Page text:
Jump to content

Weekly Paclitaxel in Elderly Lung Cancer Patients an Option


Recommended Posts



. . . . . . . . .

NEW YORK SEPT 04, 20028 (Reuters Health) - Weekly administration of paclitaxel, in combination with carboplatin, has similar efficacy as the standard (every 3 week) regimen of paclitaxel and carboplatin for elderly patients with advanced nonsmall cell lung cancer (NSCLC), a study shows.

Moreover, the weekly regimen "has the advantage of less side effects and overall better tolerability," Dr. Chandra P. Belani, deputy director of the Penn State Cancer Institute in Hershey, Pennsylvania, told Reuters Health.

Paclitaxel when given weekly, she added, "has a better therapeutic index," especially in the elderly who are more prone to increased side effects from chemotherapy."

Dr. Belani and colleagues reviewed the records of 136 patients age 70 or older with advanced NSCLC who were randomly assigned to the weekly schedule (paclitaxel, 100 mg/m2 weekly for 3 of 4 weeks and carboplatin on day 1 every 4 weeks) or to the standard schedule (paclitaxel, 225 mg/m2 and carboplatin on day 1 every 21 days).

The survival rates were similar between the two groups, the investigators report in the August 1st issue of the journal Cancer. However, the response rate was 26% on the weekly regimen and 19% on the standard schedule.

The median length of survival for the weekly and the standard schedules was 37 weeks and 31 weeks, respectively, and the 1-year survival rates were 31% and 33%, respectively.

"Overall, there were a few important advantages with the weekly schedule, most notably the lower incidence of neuropathy for elderly patients," they add.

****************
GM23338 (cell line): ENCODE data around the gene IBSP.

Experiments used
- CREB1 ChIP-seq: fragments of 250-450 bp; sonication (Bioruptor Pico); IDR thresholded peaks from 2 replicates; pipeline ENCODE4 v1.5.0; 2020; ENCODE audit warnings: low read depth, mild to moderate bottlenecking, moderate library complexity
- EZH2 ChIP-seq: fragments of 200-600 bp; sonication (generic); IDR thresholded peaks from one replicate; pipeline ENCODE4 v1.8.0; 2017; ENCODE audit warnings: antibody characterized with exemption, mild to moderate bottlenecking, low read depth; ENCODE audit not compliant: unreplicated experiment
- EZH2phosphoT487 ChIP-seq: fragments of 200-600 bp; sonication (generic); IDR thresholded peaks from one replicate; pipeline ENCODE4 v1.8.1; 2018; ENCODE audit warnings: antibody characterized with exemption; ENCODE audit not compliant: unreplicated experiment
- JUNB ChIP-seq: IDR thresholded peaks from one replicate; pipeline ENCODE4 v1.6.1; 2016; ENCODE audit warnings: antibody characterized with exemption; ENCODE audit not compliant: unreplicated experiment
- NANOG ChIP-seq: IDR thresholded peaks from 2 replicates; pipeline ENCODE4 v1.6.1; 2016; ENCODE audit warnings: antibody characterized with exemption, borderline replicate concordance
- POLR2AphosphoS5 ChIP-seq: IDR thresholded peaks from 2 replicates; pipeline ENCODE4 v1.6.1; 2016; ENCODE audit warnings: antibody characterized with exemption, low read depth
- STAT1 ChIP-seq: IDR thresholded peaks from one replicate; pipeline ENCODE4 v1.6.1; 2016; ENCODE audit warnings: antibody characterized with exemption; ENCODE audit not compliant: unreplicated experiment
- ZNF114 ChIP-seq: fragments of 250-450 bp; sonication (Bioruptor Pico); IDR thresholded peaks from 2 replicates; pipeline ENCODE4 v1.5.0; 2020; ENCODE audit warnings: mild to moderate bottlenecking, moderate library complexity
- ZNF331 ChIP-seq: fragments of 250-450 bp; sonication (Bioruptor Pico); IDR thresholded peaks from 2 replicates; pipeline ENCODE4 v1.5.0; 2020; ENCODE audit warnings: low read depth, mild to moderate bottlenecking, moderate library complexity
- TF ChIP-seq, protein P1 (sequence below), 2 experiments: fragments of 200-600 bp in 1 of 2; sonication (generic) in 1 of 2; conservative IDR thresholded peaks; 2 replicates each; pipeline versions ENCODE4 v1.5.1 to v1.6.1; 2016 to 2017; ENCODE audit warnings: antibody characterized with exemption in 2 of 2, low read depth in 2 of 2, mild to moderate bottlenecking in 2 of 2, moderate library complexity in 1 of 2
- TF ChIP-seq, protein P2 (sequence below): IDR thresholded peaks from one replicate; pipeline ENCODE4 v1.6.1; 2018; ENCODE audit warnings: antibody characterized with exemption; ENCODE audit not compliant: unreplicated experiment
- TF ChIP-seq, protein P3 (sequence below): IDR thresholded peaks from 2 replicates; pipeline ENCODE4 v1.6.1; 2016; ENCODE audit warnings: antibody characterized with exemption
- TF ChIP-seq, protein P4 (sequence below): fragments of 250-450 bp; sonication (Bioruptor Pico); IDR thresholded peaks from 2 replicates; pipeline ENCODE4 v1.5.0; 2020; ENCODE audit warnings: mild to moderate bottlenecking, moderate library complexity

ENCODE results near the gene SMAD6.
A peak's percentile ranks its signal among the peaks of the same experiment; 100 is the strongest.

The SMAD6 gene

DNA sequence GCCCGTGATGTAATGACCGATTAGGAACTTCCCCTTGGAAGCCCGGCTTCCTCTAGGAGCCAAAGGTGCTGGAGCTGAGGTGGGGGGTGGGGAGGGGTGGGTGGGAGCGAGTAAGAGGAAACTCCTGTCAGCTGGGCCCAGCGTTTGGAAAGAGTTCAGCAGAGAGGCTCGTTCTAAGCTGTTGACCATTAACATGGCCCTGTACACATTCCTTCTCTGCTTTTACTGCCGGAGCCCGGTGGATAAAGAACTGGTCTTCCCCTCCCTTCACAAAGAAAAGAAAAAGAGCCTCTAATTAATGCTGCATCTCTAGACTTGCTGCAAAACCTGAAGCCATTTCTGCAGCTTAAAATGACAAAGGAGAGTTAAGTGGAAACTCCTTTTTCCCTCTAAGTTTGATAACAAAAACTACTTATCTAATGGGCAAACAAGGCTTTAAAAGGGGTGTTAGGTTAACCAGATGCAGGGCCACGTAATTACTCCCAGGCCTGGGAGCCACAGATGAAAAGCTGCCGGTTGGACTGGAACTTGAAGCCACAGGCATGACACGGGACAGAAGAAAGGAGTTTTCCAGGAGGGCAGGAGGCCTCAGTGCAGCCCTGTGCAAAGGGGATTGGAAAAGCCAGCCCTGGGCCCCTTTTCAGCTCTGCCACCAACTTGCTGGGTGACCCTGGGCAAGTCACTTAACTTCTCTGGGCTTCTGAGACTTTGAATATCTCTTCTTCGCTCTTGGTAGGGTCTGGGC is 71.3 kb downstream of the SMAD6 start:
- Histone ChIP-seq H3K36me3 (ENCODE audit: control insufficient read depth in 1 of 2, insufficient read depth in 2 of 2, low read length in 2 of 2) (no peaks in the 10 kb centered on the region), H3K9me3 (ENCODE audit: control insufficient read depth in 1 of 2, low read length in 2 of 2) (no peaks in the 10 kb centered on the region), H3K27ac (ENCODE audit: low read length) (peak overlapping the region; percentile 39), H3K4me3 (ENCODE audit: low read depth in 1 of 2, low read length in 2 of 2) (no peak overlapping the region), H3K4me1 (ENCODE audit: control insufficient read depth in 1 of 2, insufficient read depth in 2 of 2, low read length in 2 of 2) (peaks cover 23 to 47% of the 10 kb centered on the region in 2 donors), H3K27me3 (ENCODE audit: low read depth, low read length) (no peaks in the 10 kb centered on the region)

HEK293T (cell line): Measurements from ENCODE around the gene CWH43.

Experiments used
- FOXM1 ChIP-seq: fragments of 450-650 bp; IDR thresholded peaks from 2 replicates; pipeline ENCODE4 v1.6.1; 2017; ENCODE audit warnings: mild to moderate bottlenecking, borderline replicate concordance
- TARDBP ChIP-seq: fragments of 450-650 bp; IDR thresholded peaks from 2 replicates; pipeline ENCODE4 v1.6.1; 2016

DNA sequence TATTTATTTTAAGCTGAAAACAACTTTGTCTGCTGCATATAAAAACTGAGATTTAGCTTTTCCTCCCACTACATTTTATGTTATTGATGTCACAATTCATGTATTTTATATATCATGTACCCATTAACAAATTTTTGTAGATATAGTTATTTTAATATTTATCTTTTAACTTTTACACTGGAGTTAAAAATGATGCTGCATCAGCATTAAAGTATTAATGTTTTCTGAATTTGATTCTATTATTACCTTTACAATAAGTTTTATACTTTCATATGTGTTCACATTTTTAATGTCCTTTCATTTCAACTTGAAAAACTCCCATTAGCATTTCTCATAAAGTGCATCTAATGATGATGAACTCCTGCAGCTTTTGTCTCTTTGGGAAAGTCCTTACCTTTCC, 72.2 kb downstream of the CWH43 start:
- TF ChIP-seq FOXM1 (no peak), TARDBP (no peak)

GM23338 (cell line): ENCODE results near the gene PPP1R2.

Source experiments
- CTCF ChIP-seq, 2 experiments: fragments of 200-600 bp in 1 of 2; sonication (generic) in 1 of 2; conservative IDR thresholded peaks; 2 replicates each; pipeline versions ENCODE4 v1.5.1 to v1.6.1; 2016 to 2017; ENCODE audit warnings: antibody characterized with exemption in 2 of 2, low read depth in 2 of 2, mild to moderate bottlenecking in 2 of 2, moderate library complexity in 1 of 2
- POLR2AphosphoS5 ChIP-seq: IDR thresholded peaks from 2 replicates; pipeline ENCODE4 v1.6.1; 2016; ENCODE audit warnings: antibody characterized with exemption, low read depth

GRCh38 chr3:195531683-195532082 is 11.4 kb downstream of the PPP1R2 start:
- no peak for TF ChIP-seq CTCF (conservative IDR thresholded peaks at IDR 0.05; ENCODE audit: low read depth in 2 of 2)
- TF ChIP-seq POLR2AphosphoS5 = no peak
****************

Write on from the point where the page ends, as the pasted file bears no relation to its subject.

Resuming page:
Grade 3 neuropathy was seen in 5.5% of patients in the weekly paclitaxel arm compared with 9.5% of those in the 3-week arm. Nausea and emesis were also less common with the weekly schedule. Grade 3 to 4 anemia, however, was more common with weekly paclitaxel (16% vs 6%).

Given the similar efficacy, weekly paclitaxel schedule "may be advantageous based on its favorable tolerability profile," the investigators conclude.

. . . . . . . . .

(Cancerpage.com, Source: Cancer, 113:542-546, Reuters Health Information, September 4, 2008)


The information contained in these articles may or may not be in agreement with my own opinions. They are not posted as medical advice of any kind.

Link to comment
Share on other sites

Join the conversation

You can post now and register later. If you have an account, sign in now to post with your account.

Reply to this topic...

×   Pasted as rich text.   Restore formatting

  Only 75 emoji are allowed.

×   Your link has been automatically embedded.   Display as a link instead

×   Your previous content has been restored.   Clear editor

×   You cannot paste images directly. Upload or insert images from URL.

  • Create New...

Important Information

By using this site, you agree to our Terms of Use.